Plaintiff filed this lawsuit on March 4, 2016. (D.I. 1). He pled seven claims against Defendant based on its marketing and sale of Risperdal: negligence (Count I), negligent misrepresentation (Count II), breach of warranty (Count III), breach of the implied warranty of merchantability (Count IV), breach of the implied warranty of fitness for a particular purpose (Count V), breach of express warranty (Count VI), and fraud by concealment (Count VII). (D.I. 29 at 4-7). He alleges that because of Defendant's conduct, he developed gynecomastia, breast pain, and discomfort, including hard nipples. (D.I. 156 at 6).

         Defendant filed the present motions on October 12, 2018. It sought summary judgment on each count of the second amended complaint. (D.I. 29). In response to Defendant's summary judgment motion, Plaintiff voluntarily withdrew Counts III-VII. (D.I. 178 at 1 n.l). Thus, the only Counts remaining are negligence and negligent misrepresentation.

         II. Legal Standard

         "The court shall grant summary judgment if the movant shows that there is no genuine dispute as to any material fact and the movant is entitled to judgment as a matter of law." Fed.R.Civ.P. 56(a). The moving party has the initial burden of proving the absence of a genuinely disputed material fact relative to the claims in question. Celotex Corp. v. Catrett, 411 U.S. 317, 330 (1986). Material facts are those "that could affect the outcome" of the proceeding, and "a dispute about a material fact is 'genuine' if the evidence is sufficient to permit a reasonable jury to return a verdict for the nonmoving party." Lamont v. New Jersey, 637 F.3d 177, 181 (3d Cir. 2011) (quoting Anderson v. Liberty Lobby, Inc., 477 U.S. 242, 248 (1986)). The burden on the moving party may be discharged by pointing out to the district court that there is an absence of evidence supporting the non-moving party's case. Celotex, 477 U.S. at 323.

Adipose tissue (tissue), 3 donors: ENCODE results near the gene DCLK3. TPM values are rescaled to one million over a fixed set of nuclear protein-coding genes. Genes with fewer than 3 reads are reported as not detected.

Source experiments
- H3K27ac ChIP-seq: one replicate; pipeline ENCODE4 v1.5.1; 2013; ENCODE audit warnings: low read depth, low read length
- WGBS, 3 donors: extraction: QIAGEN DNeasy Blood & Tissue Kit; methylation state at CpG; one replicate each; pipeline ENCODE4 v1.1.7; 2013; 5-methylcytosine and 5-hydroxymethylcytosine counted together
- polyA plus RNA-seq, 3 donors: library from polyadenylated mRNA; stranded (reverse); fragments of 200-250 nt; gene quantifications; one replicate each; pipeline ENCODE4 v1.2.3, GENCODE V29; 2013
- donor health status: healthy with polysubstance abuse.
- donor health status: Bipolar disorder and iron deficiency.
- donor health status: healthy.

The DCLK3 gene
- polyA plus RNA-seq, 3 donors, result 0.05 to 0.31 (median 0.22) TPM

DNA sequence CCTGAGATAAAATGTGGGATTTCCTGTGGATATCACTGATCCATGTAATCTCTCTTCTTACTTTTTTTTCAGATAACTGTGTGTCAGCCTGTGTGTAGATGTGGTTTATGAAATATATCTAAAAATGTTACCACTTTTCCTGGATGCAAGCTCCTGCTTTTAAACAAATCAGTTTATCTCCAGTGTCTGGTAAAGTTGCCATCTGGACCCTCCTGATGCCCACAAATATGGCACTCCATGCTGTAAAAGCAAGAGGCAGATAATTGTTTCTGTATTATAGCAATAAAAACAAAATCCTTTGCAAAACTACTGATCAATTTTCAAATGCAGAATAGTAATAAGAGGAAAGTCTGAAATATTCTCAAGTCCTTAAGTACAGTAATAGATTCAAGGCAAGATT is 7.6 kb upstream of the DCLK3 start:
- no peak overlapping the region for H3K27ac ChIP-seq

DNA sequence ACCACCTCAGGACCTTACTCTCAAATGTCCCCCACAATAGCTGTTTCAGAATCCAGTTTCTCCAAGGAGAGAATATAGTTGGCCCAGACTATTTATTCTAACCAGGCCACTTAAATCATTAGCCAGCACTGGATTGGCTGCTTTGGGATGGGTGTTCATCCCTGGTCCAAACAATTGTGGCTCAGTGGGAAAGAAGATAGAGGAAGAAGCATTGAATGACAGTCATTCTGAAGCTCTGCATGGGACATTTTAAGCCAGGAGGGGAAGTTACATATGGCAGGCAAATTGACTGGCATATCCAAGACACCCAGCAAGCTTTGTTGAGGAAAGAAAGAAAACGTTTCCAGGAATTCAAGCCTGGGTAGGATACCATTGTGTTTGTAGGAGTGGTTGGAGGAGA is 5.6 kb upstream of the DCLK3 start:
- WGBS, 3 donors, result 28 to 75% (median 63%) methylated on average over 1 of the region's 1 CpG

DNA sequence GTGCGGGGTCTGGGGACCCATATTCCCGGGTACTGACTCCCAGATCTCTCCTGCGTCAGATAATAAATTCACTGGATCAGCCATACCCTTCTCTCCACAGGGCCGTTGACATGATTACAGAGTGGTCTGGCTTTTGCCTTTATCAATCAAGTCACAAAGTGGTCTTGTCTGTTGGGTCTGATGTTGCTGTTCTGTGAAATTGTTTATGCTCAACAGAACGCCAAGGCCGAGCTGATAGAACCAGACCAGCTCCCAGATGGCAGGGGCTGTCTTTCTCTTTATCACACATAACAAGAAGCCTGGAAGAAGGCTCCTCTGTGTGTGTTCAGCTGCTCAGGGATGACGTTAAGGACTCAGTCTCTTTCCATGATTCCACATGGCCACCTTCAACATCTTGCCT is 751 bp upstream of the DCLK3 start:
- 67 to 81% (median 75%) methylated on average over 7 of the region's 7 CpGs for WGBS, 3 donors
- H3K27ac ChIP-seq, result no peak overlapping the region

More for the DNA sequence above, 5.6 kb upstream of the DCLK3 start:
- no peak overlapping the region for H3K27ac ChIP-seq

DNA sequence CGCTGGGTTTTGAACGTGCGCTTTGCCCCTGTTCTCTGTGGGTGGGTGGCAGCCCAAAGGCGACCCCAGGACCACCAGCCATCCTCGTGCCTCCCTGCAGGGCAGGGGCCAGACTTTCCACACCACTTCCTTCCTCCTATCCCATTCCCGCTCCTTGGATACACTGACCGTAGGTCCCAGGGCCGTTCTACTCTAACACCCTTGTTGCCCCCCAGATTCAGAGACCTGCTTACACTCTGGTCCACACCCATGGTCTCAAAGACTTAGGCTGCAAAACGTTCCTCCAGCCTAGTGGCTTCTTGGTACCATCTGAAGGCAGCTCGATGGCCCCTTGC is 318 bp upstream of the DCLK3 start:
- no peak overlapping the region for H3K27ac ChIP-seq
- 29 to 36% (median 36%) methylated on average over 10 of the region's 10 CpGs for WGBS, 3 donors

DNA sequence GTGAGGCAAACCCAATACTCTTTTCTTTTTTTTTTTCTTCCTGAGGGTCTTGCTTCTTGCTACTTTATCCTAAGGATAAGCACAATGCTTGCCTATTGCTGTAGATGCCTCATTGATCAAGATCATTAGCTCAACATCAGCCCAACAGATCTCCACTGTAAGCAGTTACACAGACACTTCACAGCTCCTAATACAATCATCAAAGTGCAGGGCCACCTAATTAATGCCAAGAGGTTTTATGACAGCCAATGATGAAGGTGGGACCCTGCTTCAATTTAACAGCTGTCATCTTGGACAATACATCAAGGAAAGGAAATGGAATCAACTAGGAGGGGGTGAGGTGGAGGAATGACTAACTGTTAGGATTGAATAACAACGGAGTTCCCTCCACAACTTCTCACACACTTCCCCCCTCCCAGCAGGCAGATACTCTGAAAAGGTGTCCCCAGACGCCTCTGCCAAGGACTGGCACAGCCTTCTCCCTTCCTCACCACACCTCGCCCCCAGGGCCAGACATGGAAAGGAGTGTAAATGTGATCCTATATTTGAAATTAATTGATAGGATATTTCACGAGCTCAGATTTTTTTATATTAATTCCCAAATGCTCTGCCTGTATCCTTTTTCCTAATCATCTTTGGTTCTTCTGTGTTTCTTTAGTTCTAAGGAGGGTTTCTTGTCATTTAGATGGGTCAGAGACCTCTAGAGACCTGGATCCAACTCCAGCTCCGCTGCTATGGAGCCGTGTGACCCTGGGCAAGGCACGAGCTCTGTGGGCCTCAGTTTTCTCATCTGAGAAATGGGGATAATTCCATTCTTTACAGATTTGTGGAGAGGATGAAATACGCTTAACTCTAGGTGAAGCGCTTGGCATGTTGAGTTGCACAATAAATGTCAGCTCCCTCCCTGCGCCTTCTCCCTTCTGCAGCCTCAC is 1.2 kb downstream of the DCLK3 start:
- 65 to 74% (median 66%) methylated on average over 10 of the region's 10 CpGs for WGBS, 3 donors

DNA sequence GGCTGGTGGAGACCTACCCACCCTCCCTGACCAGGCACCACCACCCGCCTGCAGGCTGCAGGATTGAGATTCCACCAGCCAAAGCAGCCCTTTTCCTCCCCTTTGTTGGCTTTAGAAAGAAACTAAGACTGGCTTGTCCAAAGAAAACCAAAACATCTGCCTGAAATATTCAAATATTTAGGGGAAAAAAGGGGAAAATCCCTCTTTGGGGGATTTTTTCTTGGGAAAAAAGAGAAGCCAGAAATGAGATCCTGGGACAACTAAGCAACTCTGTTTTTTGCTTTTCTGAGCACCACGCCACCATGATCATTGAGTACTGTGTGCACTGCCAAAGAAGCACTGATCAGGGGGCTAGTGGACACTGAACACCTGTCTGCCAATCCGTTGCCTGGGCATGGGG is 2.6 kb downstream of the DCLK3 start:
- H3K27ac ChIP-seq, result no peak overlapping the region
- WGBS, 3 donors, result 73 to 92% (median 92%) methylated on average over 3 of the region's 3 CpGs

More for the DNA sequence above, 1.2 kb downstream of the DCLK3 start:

The burden then shifts to the non-movant to demonstrate the existence of a genuine issue for trial. Matsushita Elec. Indus. Co. v. Zenith Radio Corp., 475 U.S. 574, 586-87 (1986); Williams v. Borough of West Chester, Pa., 891 F.2d 458, 460-61 (3d Cir. 1989). A non-moving party asserting that a fact is genuinely disputed must support such an assertion by: "(A) citing to particular parts of materials in the record, including depositions, documents, electronically stored information, affidavits or declarations, stipulations . .., admissions, interrogatory answers, or other materials; or (B) showing that the materials cited [by the opposing party] do not establish the absence ... of a genuine dispute . . . ." Fed.R.Civ.P. 56(c)(1).

         When determining whether a genuine issue of material fact exists, the court must view the evidence in the light most favorable to the non-moving party and draw all reasonable inferences in that party's favor. Scott v. Harris, 550 U.S. 372, 380 (2007); Wishkin v. Potter, AI6 F.3d 180, 184 (3d Cir. 2007). A dispute is "genuine" only if the evidence is such that a reasonable jury could return a verdict for the non-moving party. Anderson, 477 U.S. at 247-49. If the non-moving party fails to make a sufficient showing on an essential element of its case with ...